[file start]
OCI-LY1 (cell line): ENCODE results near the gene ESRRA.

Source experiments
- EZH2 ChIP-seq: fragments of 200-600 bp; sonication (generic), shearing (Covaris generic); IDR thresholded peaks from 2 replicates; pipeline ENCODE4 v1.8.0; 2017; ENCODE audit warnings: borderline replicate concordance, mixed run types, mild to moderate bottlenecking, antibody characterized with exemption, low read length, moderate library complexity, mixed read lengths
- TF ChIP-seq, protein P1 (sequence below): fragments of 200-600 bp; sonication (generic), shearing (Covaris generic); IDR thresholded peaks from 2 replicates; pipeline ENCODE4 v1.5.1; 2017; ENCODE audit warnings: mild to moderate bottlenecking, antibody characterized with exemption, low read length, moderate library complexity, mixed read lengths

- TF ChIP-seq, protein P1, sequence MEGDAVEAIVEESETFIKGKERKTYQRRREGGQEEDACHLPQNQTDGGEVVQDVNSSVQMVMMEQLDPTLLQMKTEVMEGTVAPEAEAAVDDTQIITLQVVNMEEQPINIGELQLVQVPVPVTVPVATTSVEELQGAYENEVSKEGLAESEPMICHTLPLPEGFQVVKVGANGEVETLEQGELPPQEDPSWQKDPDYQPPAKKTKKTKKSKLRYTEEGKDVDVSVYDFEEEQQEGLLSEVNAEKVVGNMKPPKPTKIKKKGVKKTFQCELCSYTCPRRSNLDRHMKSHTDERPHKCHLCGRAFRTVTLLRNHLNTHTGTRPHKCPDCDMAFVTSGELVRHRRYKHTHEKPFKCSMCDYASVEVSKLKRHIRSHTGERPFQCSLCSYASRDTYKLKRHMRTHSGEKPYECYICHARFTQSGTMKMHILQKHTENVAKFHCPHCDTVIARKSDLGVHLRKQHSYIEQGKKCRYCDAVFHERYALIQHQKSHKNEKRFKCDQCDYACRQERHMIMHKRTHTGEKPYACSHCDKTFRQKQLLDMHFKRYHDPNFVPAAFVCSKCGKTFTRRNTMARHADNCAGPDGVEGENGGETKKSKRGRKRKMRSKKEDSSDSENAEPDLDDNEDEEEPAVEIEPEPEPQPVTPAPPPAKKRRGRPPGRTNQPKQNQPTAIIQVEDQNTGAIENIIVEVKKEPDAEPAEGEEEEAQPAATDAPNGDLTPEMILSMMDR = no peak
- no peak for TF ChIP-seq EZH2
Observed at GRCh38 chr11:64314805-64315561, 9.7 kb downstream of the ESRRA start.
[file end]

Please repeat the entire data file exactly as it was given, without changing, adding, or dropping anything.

OCI-LY1 (cell line): ENCODE results near the gene ESRRA.

Source experiments
- EZH2 ChIP-seq: fragments of 200-600 bp; sonication (generic), shearing (Covaris generic); IDR thresholded peaks from 2 replicates; pipeline ENCODE4 v1.8.0; 2017; ENCODE audit warnings: borderline replicate concordance, mixed run types, mild to moderate bottlenecking, antibody characterized with exemption, low read length, moderate library complexity, mixed read lengths
- TF ChIP-seq, protein P1 (sequence below): fragments of 200-600 bp; sonication (generic), shearing (Covaris generic); IDR thresholded peaks from 2 replicates; pipeline ENCODE4 v1.5.1; 2017; ENCODE audit warnings: mild to moderate bottlenecking, antibody characterized with exemption, low read length, moderate library complexity, mixed read lengths

- TF ChIP-seq, protein P1, sequence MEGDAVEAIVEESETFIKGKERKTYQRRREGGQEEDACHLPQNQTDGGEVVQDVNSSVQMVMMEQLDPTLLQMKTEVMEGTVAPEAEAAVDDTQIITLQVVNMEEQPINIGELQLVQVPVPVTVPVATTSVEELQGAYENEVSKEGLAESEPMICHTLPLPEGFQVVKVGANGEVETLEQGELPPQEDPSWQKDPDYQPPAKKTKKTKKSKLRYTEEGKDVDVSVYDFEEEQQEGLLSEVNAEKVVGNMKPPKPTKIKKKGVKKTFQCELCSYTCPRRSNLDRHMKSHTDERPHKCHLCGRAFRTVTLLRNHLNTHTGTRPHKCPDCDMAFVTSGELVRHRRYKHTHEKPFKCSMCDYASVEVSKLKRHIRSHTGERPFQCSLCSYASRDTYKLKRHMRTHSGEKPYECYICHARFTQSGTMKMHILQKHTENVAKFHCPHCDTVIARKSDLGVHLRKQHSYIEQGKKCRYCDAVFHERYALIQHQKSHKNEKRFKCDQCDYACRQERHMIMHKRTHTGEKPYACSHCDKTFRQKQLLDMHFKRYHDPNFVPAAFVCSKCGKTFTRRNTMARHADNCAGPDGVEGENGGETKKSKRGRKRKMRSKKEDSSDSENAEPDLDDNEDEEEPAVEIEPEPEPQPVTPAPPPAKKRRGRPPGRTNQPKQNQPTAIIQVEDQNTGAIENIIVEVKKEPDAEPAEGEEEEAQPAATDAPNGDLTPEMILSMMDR = no peak
- no peak for TF ChIP-seq EZH2
Observed at GRCh38 chr11:64314805-64315561, 9.7 kb downstream of the ESRRA start.